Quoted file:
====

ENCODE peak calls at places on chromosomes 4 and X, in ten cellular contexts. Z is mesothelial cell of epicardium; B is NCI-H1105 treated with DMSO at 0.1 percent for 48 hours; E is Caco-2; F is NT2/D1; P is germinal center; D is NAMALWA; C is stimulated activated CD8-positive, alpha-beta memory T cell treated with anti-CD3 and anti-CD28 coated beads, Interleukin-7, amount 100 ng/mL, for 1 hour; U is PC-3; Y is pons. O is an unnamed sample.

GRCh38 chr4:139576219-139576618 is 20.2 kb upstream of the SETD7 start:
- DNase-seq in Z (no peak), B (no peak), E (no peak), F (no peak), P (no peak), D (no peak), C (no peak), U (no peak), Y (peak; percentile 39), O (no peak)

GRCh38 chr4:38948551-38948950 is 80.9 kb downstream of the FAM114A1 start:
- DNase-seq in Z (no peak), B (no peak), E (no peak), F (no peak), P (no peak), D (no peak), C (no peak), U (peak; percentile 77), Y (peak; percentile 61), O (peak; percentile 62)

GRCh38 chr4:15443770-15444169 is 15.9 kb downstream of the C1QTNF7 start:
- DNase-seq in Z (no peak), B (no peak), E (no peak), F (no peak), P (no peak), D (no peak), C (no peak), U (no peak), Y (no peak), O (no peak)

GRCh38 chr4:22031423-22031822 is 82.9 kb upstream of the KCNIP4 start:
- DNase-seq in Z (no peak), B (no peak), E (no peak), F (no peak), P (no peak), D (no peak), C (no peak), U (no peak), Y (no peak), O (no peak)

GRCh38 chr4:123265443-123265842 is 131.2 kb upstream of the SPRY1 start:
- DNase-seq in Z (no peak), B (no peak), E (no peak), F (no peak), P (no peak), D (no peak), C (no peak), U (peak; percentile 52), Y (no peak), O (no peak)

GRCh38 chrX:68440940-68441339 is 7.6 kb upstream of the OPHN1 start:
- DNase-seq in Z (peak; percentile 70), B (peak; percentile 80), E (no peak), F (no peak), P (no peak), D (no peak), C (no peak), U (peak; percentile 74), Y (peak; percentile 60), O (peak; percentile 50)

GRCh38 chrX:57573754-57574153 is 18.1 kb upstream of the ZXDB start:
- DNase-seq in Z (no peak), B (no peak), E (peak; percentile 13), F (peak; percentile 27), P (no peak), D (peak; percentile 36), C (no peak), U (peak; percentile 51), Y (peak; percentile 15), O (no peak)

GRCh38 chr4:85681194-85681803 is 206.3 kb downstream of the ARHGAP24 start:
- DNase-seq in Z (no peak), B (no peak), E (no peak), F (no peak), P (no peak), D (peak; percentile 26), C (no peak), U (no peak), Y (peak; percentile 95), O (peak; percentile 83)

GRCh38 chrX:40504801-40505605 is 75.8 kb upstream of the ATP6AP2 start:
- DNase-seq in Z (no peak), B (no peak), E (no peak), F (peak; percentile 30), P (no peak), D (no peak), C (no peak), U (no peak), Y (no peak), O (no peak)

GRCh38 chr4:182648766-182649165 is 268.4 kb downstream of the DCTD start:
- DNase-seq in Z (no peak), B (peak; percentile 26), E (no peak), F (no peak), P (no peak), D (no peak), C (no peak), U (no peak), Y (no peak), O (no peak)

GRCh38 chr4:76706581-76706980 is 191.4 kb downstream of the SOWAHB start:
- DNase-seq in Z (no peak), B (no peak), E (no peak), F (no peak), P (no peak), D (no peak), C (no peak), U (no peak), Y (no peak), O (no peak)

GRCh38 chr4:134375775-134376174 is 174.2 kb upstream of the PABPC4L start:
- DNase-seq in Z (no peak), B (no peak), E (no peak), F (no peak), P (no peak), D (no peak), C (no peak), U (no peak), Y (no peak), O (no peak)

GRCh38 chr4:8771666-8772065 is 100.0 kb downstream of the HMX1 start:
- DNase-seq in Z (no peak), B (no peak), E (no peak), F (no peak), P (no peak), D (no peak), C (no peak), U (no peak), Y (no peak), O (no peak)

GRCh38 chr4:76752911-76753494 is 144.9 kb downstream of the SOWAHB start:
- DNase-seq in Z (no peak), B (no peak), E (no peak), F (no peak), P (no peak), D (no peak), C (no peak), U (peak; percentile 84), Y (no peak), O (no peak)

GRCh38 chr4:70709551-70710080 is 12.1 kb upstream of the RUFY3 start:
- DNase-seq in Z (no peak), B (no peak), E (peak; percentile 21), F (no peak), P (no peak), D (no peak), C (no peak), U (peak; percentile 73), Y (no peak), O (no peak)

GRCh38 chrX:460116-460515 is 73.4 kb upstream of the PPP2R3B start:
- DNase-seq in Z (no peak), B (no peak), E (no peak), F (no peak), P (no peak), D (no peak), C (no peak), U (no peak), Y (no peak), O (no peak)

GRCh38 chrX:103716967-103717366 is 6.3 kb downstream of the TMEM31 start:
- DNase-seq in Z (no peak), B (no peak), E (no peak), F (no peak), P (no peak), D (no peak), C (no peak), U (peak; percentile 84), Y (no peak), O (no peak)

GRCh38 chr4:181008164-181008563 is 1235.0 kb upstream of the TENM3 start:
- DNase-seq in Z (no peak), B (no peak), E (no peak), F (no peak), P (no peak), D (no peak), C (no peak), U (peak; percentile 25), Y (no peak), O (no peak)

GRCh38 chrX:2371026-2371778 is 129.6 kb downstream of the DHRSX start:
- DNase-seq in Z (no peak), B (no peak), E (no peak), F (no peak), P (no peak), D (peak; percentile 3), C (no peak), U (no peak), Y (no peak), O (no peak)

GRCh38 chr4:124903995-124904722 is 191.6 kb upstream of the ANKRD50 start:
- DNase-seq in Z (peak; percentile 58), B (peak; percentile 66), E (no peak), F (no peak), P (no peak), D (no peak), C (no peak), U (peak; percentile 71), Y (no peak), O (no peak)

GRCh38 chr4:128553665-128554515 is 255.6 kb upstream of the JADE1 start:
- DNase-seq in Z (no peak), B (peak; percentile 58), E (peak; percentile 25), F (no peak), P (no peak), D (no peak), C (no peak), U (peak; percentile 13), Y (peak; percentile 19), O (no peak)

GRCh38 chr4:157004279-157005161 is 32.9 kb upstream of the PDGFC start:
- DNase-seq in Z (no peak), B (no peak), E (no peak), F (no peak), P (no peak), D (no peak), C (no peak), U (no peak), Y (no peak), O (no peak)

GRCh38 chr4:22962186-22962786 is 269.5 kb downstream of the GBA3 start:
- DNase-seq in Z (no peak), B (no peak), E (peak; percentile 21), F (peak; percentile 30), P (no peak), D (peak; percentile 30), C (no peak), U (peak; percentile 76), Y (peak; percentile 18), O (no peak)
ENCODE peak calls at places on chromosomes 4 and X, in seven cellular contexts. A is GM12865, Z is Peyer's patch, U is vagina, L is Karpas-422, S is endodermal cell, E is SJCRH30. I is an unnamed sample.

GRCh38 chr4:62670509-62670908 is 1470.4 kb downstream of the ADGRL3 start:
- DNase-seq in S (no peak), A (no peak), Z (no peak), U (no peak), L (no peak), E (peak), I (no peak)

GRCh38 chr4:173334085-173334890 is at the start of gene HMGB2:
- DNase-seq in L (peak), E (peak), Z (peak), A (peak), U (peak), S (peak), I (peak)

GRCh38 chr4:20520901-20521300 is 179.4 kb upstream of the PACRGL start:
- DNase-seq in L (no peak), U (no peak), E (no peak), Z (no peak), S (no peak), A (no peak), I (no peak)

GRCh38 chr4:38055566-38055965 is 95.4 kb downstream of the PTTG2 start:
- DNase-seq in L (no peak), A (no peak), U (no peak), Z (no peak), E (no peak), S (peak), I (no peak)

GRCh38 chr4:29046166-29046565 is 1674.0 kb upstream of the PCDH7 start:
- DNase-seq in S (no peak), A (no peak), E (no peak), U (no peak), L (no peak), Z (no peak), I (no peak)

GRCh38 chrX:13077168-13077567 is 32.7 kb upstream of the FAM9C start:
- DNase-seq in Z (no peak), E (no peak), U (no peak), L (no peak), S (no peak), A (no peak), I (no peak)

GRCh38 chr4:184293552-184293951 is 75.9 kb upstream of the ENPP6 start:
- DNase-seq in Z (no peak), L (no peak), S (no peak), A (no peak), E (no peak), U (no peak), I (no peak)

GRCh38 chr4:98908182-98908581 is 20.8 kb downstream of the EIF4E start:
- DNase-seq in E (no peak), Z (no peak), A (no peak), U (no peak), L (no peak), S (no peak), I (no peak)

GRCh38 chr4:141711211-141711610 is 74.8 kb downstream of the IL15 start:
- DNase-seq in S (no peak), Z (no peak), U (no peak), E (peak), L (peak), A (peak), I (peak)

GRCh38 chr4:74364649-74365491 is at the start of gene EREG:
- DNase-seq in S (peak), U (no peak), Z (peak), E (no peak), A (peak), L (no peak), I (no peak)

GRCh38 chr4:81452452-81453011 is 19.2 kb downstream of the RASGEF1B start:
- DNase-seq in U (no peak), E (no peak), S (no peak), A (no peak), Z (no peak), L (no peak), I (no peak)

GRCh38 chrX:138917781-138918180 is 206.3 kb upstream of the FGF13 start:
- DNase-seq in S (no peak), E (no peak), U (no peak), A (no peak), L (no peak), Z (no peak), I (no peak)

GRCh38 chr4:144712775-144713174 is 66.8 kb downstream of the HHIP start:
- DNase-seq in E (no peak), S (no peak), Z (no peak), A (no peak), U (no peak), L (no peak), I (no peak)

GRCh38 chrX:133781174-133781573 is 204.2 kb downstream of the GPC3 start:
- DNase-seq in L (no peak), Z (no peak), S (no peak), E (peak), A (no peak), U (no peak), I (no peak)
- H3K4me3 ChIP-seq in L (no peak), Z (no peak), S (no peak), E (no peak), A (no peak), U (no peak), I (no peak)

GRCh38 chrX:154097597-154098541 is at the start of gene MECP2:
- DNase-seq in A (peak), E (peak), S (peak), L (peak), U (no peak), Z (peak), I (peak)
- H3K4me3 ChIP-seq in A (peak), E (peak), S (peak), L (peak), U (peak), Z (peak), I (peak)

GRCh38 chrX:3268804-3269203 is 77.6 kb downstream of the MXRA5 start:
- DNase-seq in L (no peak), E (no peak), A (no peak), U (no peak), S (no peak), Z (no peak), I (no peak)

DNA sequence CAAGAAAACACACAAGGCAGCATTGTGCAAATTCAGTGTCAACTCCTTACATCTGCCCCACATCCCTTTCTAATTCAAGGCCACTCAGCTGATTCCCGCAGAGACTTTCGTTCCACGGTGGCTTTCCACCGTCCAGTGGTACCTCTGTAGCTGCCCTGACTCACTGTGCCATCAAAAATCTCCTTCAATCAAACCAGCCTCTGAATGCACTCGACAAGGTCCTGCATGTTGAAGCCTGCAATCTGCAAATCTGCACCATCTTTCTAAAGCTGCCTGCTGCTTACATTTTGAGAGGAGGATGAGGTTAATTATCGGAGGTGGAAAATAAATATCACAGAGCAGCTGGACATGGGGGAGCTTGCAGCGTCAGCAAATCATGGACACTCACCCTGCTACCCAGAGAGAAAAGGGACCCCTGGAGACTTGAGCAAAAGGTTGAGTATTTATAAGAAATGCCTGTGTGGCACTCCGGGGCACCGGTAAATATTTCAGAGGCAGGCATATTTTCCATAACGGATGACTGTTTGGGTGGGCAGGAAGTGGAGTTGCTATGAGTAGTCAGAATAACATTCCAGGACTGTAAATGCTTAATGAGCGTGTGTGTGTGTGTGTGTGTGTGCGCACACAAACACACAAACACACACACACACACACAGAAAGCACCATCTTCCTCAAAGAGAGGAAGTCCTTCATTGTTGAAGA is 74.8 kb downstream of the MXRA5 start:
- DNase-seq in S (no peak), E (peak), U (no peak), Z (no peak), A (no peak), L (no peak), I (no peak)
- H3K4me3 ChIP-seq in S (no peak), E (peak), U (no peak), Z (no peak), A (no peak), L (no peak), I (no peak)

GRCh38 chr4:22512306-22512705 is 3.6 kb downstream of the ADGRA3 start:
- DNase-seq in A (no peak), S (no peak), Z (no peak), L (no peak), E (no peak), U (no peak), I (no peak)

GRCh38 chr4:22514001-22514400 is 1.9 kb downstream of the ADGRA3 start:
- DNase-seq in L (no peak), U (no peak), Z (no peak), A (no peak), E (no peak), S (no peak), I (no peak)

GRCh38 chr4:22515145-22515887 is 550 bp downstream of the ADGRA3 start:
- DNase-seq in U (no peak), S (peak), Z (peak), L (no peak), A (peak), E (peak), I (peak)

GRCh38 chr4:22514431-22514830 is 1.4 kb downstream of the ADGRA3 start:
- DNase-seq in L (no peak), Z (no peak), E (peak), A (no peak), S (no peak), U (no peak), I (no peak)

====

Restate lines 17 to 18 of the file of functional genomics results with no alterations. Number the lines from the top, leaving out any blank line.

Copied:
- DNase-seq in Z (no peak), B (no peak), E (no peak), F (no peak), P (no peak), D (peak; percentile 26), C (no peak), U (no peak), Y (peak; percentile 95), O (peak; percentile 83)

GRCh38 chrX:40504801-40505605 is 75.8 kb upstream of the ATP6AP2 start: